Registered In-House Counsel Is Not An Option For The Government

Last month, Governor Gavin Newsom announced the appointment of a general counsel for the Department of Financial Protection & Innovation.  The appointee, a graduate of Georgetown University Law Center, had previously served as a Senior Attorney for several years at the Office of the Comptroller of the Currency.  However, the appointment raised just one question - the appointee was not a member of the California bar.

California has several programs that permit attorneys from other U.S. jurisdictions to practice in California.  One of these programs is for Registered In-House Counsel.   This program allows a non-California attorney to  provide legal services in California exclusively for a qualifying institution that employs the attorney.   Rule 9.46(a) of the California Rules of Court defines "qualifying institution" as "means a corporation, a partnership, an association, or other legal entity, including its subsidiaries and organizational affiliates, which has an office located in California".  A "qualifying institution" must either: (i) employ at least five full time employees; or (ii) employ in California an attorney who is an active licensee in good standing of the State Bar of California.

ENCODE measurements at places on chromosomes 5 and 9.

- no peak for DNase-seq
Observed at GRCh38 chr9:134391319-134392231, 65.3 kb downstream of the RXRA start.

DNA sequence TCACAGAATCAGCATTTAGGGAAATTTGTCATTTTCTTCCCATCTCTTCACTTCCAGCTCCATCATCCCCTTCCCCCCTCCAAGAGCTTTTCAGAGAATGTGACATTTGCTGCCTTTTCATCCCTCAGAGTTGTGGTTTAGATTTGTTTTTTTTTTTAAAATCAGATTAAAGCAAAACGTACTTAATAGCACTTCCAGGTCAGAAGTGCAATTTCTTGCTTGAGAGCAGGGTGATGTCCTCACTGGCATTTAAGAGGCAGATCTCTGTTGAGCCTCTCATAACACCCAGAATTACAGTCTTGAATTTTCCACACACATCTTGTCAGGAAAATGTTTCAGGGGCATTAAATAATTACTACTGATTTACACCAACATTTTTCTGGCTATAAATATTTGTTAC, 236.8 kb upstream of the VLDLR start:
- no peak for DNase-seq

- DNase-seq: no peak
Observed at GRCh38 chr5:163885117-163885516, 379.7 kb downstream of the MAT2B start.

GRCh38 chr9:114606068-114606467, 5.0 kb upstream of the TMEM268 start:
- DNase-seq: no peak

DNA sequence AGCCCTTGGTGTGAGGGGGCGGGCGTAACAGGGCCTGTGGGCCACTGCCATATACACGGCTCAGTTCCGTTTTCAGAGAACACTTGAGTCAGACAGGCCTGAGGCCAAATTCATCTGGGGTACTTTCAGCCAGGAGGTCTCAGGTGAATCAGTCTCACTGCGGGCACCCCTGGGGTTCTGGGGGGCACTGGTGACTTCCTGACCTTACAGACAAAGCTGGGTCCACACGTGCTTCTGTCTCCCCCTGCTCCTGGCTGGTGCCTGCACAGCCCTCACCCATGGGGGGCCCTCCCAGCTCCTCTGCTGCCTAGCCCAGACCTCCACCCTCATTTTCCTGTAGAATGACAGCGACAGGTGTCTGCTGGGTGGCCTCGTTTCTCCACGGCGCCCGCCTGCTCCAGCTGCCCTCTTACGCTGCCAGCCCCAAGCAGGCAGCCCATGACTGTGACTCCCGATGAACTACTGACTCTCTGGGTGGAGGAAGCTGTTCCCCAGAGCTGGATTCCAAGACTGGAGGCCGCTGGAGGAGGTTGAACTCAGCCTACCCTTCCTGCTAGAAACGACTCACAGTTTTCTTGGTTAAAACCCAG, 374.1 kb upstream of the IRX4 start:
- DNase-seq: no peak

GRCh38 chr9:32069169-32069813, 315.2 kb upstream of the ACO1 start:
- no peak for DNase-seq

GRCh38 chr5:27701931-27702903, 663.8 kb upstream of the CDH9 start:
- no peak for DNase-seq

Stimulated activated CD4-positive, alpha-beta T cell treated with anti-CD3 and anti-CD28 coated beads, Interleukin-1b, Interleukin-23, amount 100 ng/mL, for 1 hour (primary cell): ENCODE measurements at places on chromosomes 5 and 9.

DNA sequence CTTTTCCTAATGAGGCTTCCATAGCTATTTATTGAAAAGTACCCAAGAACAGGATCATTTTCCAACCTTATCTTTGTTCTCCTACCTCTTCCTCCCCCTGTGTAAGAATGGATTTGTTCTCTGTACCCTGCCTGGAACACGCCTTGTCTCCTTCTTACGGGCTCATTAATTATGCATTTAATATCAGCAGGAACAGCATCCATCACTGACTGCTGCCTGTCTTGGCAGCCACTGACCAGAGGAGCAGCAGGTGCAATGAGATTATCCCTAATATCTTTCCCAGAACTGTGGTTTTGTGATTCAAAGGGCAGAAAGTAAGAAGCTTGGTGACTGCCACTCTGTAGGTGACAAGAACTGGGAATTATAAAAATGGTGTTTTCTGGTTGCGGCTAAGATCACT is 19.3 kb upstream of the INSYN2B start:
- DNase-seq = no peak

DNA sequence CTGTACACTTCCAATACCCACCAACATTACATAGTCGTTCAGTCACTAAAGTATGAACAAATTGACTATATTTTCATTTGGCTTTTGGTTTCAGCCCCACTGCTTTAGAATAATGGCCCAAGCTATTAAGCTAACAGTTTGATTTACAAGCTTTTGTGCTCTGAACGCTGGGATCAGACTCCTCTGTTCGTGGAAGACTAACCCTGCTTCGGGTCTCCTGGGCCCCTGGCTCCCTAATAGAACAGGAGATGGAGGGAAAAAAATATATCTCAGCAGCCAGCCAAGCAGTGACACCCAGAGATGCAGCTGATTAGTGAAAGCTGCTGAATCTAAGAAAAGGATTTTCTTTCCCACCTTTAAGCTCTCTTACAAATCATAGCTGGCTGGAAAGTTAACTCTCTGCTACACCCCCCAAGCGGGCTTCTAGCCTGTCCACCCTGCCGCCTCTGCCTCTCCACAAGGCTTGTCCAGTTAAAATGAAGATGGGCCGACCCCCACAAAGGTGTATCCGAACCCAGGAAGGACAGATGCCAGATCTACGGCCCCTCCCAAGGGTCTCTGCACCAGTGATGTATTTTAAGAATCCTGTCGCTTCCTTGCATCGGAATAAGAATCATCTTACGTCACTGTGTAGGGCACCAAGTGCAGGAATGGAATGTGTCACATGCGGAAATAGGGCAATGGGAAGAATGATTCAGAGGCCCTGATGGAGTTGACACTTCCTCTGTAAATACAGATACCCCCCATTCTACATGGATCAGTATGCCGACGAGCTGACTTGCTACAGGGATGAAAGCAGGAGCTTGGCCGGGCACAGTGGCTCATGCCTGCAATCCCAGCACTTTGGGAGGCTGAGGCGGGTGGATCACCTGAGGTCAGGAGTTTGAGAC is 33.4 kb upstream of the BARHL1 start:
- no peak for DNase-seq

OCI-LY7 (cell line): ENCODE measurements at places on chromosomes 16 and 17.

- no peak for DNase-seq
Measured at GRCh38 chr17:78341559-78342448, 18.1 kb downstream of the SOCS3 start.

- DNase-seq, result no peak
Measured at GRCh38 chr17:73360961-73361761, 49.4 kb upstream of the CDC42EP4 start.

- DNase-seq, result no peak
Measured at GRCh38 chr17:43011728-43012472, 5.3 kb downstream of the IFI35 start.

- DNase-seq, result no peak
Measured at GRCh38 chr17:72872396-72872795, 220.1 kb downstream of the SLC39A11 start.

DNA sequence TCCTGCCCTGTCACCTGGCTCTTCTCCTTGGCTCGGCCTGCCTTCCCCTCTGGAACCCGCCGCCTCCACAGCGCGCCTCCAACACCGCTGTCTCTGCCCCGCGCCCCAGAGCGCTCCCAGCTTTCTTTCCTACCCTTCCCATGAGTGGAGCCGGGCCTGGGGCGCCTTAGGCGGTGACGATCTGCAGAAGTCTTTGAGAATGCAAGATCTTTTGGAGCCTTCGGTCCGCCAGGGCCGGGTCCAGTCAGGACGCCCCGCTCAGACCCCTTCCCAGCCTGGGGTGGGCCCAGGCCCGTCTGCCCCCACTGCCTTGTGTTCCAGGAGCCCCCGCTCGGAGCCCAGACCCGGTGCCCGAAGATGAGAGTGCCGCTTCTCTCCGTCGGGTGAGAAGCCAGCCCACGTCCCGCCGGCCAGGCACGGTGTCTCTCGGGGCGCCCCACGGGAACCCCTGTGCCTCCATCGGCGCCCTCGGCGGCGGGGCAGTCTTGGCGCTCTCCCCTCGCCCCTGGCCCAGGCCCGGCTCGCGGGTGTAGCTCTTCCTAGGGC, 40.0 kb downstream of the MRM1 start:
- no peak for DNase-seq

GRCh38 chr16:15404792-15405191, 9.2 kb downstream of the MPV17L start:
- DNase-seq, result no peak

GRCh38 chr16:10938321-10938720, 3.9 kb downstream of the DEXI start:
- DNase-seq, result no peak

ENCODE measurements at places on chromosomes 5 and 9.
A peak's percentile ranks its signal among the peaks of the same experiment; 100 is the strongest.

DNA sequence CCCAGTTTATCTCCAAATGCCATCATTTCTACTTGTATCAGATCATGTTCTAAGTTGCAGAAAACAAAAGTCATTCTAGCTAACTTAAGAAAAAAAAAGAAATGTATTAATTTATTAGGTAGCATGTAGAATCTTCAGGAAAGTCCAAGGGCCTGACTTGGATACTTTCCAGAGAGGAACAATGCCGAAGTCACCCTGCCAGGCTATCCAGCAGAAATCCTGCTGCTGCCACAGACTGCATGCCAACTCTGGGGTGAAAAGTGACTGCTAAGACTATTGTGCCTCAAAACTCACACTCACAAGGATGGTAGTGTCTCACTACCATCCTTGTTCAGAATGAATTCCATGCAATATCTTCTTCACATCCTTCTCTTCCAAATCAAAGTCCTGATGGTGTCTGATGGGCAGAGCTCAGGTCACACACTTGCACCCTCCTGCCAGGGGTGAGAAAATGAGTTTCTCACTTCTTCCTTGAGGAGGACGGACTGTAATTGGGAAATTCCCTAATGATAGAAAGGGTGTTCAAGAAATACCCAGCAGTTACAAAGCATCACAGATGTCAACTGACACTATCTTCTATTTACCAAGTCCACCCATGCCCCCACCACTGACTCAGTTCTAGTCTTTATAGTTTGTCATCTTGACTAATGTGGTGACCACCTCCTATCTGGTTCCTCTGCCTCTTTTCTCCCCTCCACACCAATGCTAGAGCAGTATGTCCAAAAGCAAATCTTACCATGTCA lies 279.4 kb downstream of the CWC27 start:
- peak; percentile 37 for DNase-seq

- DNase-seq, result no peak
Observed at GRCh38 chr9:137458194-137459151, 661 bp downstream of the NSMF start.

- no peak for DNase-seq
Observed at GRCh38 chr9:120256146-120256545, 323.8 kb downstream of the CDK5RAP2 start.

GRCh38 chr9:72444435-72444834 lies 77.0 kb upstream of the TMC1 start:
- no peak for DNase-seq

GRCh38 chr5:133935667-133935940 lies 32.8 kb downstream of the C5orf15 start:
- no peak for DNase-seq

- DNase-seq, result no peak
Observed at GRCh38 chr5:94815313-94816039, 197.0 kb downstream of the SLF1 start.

.The rule, however, also provides that "Neither a governmental entity nor an entity that provides legal services to others can be a qualifying institution for purposes of this rule".  Because this seemed to be a bar to the DFPI's employment of a non-California attorney as general counsel, this writer contacted the Governor's office for clarification.  Late last week, I received a response.   I was informed that the Governor's press release has been "updated" to state that the appointee will occupy the position of Deputy Commissioner at the DFPI and will not be serving as general counsel.